US Soybean Futures Suffer Record Fall

By:
on May 15, 2012
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Soybeans’ continual rise for the last six weeks has finally come to an end. Domestic and international economic troubles had a significant impact on the market, influencing investors’ disposition to sell, causing a 3.4% drop and a record low for the last six weeks. Some, such as Bill Nelson, analyst with the Doane Advisory Service in St. Louis,saw it coming.

“Soy futures were vulnerable to a selloff, after going up for so long and so far without correcting,” Mr. Nelson said.
Prices have been on the rise for quite a while, as drought reduced crop production in South America and the persistently demanding Chinese market, have allowed hedge funds to establish huge bets since December. But J.P. Morgan’s reported losses changed that and the market lost strong positions gained on Thursday, May 9, after a projected tightening of US soybeans supply through August 2013. Mike Zuzolo, president of Global Commodity Analytics and an analyst at Lafayette, Ind. commented that investors felt fearful of J.P Morgan compensating for their losses in other markets by taking profits in soybean and grain commodities.

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The fact that the planting weather in the US Midwest was generally good, will also keep the prices low, since soy seedlings will move at a good pace.
!m[](/uploads/story/69/thumbs/Pic1_inline.png)China was another factor that was accounted for in the fall of US soybeans. Soybeans are extremely China-sensitive, with the Asian country being the largest importer of soybeans on a global scale. Recent Chinese industrial data showed some indications of China’s economy slowing, when it turned lower than expected. Naturally, it scared traders off, solidifying their intentions to sell.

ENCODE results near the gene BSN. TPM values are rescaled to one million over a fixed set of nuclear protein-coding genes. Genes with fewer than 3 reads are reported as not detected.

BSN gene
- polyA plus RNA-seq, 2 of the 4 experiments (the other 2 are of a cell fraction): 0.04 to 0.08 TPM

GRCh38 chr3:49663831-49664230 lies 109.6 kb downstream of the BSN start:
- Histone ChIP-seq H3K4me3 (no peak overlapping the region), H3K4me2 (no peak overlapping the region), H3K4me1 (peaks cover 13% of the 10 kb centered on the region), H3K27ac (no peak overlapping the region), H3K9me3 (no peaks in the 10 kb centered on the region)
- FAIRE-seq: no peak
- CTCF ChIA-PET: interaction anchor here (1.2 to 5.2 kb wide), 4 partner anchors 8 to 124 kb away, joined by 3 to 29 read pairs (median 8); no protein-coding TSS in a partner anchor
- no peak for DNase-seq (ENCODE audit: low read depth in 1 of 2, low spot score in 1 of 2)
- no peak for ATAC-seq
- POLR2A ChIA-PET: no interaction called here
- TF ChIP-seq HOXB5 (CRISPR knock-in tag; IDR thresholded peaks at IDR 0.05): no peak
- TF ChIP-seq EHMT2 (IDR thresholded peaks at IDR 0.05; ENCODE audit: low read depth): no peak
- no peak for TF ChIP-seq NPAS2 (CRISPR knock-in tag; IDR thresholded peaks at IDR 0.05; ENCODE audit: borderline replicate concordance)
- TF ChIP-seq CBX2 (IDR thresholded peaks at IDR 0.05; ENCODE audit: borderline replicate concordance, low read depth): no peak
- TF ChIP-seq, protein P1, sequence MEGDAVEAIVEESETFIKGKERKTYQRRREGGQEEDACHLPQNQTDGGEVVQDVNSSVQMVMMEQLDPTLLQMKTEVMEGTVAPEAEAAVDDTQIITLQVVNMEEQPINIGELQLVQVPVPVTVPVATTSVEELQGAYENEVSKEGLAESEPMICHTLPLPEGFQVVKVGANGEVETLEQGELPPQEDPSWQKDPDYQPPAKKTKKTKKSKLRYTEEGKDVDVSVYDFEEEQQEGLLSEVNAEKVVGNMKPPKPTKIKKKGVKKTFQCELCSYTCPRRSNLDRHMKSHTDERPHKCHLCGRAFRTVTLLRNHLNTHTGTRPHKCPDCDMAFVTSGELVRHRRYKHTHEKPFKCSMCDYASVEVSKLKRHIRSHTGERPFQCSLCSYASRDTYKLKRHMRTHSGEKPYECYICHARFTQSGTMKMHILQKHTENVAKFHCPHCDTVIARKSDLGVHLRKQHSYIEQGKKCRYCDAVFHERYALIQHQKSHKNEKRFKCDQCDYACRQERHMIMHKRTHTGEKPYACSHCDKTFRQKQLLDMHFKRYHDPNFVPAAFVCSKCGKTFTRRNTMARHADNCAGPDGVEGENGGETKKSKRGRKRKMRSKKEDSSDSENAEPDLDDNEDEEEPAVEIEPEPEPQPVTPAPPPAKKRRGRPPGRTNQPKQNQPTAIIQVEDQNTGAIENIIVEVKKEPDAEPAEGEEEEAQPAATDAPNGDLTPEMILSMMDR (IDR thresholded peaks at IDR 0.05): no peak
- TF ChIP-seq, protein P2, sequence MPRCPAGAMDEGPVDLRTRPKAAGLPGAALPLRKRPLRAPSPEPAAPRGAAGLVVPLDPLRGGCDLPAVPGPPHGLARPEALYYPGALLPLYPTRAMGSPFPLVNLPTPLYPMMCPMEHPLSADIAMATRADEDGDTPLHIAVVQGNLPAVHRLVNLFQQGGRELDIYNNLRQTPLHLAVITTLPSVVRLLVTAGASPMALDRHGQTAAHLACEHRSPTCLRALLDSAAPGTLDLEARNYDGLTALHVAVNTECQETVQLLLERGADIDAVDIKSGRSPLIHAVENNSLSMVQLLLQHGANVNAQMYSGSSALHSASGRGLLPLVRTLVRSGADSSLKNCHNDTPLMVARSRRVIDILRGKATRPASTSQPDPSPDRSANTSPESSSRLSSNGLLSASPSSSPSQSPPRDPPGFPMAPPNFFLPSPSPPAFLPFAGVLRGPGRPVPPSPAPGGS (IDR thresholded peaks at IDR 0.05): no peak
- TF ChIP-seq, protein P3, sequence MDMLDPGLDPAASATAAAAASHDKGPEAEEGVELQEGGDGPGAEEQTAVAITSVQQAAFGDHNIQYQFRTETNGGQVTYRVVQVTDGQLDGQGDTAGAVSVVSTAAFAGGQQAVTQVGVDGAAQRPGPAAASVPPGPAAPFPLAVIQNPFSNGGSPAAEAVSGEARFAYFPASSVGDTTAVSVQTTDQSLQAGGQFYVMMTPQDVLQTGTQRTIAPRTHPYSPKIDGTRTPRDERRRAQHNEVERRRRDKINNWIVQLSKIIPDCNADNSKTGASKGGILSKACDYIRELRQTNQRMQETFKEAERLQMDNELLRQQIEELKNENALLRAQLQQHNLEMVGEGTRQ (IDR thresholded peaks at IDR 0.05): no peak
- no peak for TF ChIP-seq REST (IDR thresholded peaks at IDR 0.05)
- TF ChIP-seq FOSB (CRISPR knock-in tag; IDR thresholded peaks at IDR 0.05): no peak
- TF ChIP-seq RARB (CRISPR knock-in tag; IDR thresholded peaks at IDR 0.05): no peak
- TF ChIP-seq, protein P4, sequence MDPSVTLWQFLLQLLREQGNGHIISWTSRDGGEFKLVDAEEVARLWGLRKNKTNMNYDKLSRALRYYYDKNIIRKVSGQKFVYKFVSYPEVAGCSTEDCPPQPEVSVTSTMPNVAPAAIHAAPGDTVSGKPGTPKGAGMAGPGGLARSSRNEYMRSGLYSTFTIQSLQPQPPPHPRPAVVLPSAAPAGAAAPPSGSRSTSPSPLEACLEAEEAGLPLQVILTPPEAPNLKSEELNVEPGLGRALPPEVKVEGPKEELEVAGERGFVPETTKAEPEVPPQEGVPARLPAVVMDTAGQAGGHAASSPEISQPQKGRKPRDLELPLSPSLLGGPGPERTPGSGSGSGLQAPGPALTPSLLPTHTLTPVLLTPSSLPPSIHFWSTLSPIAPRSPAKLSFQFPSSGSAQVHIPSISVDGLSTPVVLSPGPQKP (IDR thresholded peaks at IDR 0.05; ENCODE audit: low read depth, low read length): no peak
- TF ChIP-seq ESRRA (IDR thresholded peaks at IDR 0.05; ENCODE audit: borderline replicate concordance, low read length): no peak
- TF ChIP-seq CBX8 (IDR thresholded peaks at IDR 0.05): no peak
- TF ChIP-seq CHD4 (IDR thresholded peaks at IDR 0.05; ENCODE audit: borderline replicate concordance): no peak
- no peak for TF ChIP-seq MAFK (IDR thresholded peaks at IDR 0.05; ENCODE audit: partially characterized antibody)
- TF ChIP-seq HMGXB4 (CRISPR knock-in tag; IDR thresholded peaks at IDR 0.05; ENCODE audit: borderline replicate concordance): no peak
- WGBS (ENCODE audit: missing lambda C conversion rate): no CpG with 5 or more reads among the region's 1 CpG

It appears that bad economic news coming from all sides has managed to shake a stable commodity market, which, as Mr. Zuzolo reminds, reached nearly a four year high just a week before the fall. Zizolo also said that investors couldn’t find a good reason to buy, digesting Thursday’s government estimates on supply and demand.
Other markets also felt the negative effect of the uncertain economic environment, as wheat and corn futures saw price drops, which were caused by broader based investors risk-off selling. And the fall of corn futures was additionally aided by larger supply estimates from government forecasters. As a result CBOT July corn closed at $5.81 a bushel, down 6.5 cents and December corn at $5.05 ¼, down 2 cents. Still, wheat managed to move up on some markets, as KCBT July wheat rose 7 1/2 cents to $6.10.

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